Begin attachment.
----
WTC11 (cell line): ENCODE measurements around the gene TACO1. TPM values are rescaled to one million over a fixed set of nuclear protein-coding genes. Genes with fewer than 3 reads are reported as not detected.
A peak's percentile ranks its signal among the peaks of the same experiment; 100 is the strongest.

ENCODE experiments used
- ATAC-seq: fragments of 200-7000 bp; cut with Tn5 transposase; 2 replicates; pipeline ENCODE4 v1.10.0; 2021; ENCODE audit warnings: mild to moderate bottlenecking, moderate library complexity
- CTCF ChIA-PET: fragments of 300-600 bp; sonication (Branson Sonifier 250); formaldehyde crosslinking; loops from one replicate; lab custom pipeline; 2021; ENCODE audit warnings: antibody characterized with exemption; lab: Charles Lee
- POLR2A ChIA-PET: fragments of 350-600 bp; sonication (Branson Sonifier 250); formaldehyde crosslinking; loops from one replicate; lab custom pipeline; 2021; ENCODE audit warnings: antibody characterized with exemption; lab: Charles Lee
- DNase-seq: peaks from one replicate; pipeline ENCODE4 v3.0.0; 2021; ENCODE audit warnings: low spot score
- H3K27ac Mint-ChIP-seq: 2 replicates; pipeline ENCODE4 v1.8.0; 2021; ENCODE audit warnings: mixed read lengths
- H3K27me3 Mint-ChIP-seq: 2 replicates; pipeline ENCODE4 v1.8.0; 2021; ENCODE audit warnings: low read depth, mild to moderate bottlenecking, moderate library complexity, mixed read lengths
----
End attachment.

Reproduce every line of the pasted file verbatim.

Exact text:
WTC11 (cell line): ENCODE measurements around the gene TACO1. TPM values are rescaled to one million over a fixed set of nuclear protein-coding genes. Genes with fewer than 3 reads are reported as not detected.
A peak's percentile ranks its signal among the peaks of the same experiment; 100 is the strongest.

ENCODE experiments used
- ATAC-seq: fragments of 200-7000 bp; cut with Tn5 transposase; 2 replicates; pipeline ENCODE4 v1.10.0; 2021; ENCODE audit warnings: mild to moderate bottlenecking, moderate library complexity
- CTCF ChIA-PET: fragments of 300-600 bp; sonication (Branson Sonifier 250); formaldehyde crosslinking; loops from one replicate; lab custom pipeline; 2021; ENCODE audit warnings: antibody characterized with exemption; lab: Charles Lee
- POLR2A ChIA-PET: fragments of 350-600 bp; sonication (Branson Sonifier 250); formaldehyde crosslinking; loops from one replicate; lab custom pipeline; 2021; ENCODE audit warnings: antibody characterized with exemption; lab: Charles Lee
- DNase-seq: peaks from one replicate; pipeline ENCODE4 v3.0.0; 2021; ENCODE audit warnings: low spot score
- H3K27ac Mint-ChIP-seq: 2 replicates; pipeline ENCODE4 v1.8.0; 2021; ENCODE audit warnings: mixed read lengths
- H3K27me3 Mint-ChIP-seq: 2 replicates; pipeline ENCODE4 v1.8.0; 2021; ENCODE audit warnings: low read depth, mild to moderate bottlenecking, moderate library complexity, mixed read lengths